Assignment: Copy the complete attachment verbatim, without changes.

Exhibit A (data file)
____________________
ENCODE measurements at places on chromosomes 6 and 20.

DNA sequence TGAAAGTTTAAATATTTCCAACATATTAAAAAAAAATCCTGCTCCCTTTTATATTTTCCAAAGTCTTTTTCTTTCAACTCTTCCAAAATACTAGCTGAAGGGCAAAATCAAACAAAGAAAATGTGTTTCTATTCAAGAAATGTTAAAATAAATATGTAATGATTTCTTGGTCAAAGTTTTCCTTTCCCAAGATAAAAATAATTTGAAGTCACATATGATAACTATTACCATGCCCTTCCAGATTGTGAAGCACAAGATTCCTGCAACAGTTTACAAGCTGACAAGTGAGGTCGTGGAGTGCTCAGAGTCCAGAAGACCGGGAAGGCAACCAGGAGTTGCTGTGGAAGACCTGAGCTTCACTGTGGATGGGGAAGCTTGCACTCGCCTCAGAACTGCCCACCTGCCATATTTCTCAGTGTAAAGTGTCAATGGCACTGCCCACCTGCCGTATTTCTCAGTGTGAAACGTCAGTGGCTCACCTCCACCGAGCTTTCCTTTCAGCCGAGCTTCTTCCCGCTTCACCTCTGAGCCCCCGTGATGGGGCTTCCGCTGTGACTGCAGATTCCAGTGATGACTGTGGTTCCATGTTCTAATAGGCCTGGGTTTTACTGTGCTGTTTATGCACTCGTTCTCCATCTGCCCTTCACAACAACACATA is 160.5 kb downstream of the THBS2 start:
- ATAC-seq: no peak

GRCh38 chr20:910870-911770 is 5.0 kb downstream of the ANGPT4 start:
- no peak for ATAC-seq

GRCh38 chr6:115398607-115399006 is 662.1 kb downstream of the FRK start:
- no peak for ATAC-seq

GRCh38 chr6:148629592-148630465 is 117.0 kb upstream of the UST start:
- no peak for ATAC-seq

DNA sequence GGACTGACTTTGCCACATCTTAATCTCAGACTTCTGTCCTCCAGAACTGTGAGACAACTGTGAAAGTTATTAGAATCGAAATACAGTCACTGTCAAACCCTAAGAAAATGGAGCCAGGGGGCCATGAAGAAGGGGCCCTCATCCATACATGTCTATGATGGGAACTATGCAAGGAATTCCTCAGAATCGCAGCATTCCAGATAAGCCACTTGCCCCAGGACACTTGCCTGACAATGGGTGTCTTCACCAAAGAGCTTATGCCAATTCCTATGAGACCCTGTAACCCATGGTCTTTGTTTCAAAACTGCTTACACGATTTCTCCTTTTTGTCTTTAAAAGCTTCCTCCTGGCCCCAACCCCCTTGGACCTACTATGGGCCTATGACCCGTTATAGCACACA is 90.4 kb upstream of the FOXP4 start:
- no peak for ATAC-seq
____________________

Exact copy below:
ENCODE measurements at places on chromosomes 6 and 20.

DNA sequence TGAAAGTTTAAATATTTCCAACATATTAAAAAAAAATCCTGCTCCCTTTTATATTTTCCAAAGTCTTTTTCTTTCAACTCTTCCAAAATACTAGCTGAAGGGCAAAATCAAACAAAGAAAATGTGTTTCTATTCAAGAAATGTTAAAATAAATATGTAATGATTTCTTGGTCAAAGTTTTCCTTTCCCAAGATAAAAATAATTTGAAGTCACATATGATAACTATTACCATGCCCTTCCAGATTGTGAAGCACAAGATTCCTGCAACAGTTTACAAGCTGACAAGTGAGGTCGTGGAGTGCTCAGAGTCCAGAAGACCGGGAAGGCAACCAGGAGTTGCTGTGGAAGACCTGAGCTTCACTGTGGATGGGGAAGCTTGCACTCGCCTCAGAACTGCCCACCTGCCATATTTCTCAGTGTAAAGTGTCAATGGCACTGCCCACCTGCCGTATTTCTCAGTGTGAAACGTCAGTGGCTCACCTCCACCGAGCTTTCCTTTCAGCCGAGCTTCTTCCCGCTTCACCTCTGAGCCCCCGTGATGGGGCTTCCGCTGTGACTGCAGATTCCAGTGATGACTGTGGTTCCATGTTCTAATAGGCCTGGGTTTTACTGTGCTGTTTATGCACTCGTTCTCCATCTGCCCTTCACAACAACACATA is 160.5 kb downstream of the THBS2 start:
- ATAC-seq: no peak

GRCh38 chr20:910870-911770 is 5.0 kb downstream of the ANGPT4 start:
- no peak for ATAC-seq

GRCh38 chr6:115398607-115399006 is 662.1 kb downstream of the FRK start:
- no peak for ATAC-seq

GRCh38 chr6:148629592-148630465 is 117.0 kb upstream of the UST start:
- no peak for ATAC-seq

DNA sequence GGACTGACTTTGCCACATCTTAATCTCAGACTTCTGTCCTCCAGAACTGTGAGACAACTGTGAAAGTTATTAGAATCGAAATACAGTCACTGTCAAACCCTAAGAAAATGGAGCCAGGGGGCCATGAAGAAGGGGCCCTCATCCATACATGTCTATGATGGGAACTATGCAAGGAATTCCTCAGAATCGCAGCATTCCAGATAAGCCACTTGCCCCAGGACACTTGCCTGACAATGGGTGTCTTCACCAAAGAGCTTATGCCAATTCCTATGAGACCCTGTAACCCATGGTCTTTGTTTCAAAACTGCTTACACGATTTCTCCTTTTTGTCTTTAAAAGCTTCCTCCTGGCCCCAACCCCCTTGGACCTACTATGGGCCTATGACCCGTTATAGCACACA is 90.4 kb upstream of the FOXP4 start:
- no peak for ATAC-seq